Psalms 30

I will praise you, O Lord, for you lifted me up,
Elsewhere the verb דָּלָה (dalah) is used of drawing water from a well (Exod 2:16, 19; Prov 20:5). The psalmist was trapped in the pit leading to Sheol (see v. 3), but the Lord hoisted him up. The Piel stem is used here, perhaps suggesting special exertion on the Lord’s part.

and did not allow my enemies to gloat
Or “rejoice.”
over me.
O Lord my God,
I cried out to you and you healed me.
You healed me. Apparently the psalmist was plagued by a serious illness that threatened his life. See Ps 41.

O Lord, you pulled me
Or “my life.”
up from Sheol;
you rescued me from among those descending into the grave.
Heb “you kept me alive from those descending into the pit.” The Hebrew noun בוֹר (bor, “pit, cistern”) is sometimes used of the grave and/or the realm of the dead. The translation follows the consonantal Hebrew text (Kethib); the marginal reading (Qere) has, “you kept me alive so that I did not go down into the pit.”

Sing to the Lord, you faithful followers
A “faithful follower” (חָסִיד) is one who does what is right in God’s eyes and remains faithful to God (see Pss 4:3; 12:1; 16:10; 31:23; 37:28; 86:2; 97:10).
of his;
give thanks to his holy name.
Heb “to his holy remembrance.” The noun זֵכֵר (zekher, “remembrance”) here refers to the name of the Lord as invoked in liturgy and praise. Cf. Pss 6:5; 97:12.The Lord’s “name” is “holy” in the sense that it is a reminder of his uniqueness and greatness.

For his anger lasts only a brief moment,
and his good favor restores one’s life.
Heb “for [there is] a moment in his anger, [but] life in his favor.” Because of the parallelism with “moment,” some understand חַיִּים (khayyim) in a quantitative sense: “lifetime” (cf. NIV, NRSV). However, the immediate context, which emphasizes deliverance from death (see v. 3), suggests that חַיִּים has a qualitative sense: “physical life” or even “prosperous life” (cf. NEB “in his favour there is life”).

One may experience sorrow during the night,
but joy arrives in the morning.
Heb “in the evening weeping comes to lodge, but at morning a shout of joy.” “Weeping” is personified here as a traveler who lodges with one temporarily.

In my self-confidence I said,
“I will never be upended.”
In my self-confidence I said… Here the psalmist begins to fill in the background of the crisis referred to in the earlier verses. He had been arrogant and self-confident, so the Lord withdrew his protection and allowed trouble to invade his life (vv. 8–11).

O Lord, in your good favor you made me secure.
Heb “in your good favor you caused to stand for my mountain strength.” Apparently this means “you established strength for my mountain” (“mountain” in this case representing his rule, which would be centered on Mt. Zion) or “you established strength as my mountain” (“mountain” in this case being a metaphor for security).

Then you rejected me
Heb “you hid your face.” The idiom “hide the face” can mean “ignore” (see Pss 10:11; 13:1; 51:9) or, as here, carry the stronger idea of “reject” (see Ps 88:14).
and I was terrified.
To you, O Lord, I cried out;
I begged the Lord for mercy:
The prefixed verbal forms in v. 8 are probably preterites; the psalmist recalls that he prayed in his time of crisis.

The following two verses (vv. 9–10) contain the prayer (or an excerpt of the prayer) that the psalmist offered to the Lord during his crisis.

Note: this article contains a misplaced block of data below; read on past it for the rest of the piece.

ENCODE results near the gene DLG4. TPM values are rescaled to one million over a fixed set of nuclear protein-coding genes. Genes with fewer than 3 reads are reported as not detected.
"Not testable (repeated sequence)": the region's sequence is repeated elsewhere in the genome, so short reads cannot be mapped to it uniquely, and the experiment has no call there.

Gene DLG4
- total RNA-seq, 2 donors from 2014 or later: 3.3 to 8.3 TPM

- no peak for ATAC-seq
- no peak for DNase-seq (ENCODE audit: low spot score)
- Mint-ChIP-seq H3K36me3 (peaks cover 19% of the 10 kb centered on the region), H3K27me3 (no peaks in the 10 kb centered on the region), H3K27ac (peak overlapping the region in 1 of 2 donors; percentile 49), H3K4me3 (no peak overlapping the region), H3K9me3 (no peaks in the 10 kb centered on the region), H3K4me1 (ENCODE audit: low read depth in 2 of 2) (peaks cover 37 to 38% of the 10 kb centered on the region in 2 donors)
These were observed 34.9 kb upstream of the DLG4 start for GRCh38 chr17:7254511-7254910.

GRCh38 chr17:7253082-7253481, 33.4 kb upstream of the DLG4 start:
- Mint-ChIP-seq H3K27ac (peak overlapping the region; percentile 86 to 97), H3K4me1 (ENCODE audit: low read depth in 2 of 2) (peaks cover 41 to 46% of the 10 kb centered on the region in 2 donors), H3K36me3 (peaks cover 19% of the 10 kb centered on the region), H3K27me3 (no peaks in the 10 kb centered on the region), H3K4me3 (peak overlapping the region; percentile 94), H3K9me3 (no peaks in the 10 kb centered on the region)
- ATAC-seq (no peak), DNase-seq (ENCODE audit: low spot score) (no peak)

profit is there in taking my life,
Heb “What profit [is there] in my blood?” “Blood” here represents his life.

in my descending into the Pit?
The Hebrew term שָׁחַת (shakhat, “pit”) is often used as a title for Sheol (see Pss 16:10; 49:9; 55:24; 103:4).

Can the dust of the grave
Heb “dust.” The words “of the grave” are supplied in the translation for clarification.
praise you?
Can it declare your loyalty?
The rhetorical questions anticipate the answer, “Of course not!”
According to the OT, those who descend into the realm of death/Sheol are cut off from God’s mighty deeds and from the worshiping covenant community that experiences divine intervention (Pss 6:5; 88:10–12; Isa 38:18). In his effort to elicit a positive divine response, the psalmist reminds God that he will receive no praise or glory if he allows the psalmist to die. Dead men do not praise God!

10  Hear, O Lord, and have mercy on me!
O Lord, deliver me!”
Heb “be a helper to me.”

11  Then you turned my lament into dancing;
you removed my sackcloth and covered me with joy.
Covered me with joy. “Joy” probably stands metonymically for festive attire here.

So now
Heb “so that”; or “in order that.”
my heart
Heb “glory.” Some view כָבוֹד (khavod, “glory”) here as a metonymy for man’s inner being (see BDB 459 s.v. II כָּבוֹד 5), but it is preferable to emend the form to כְּבֵדִי (kevediy, “my liver”). Like the heart, the liver is viewed as the seat of one’s emotions. See also Pss 16:9; 57:9; 108:1, as well as H. W. Wolff, Anthropology of the Old Testament, 64, and M. Dahood, Psalms (AB), 1:90. For an Ugaritic example of the heart/liver as the source of joy, see G. R. Driver, Canaanite Myths and Legends, 47–48: “her [Anat’s] liver swelled with laughter, her heart was filled with joy, the liver of Anat with triumph.” “Heart” is used in the translation above for the sake of English idiom; the expression “my liver sings” would seem odd indeed to the modern reader.
will sing to you and not be silent;
O Lord my God, I will always
Or “forever.”
give thanks to you.

Psalm 31

Psalm 31. The psalmist confidently asks the Lord to protect him. Enemies threaten him and even his friends have abandoned him, but he looks to the Lord for vindication. In vv. 19–24, which were apparently written after the Lord answered the prayer of vv. 1–18, the psalmist thanks the Lord for delivering him.

For the music director; a psalm of David.

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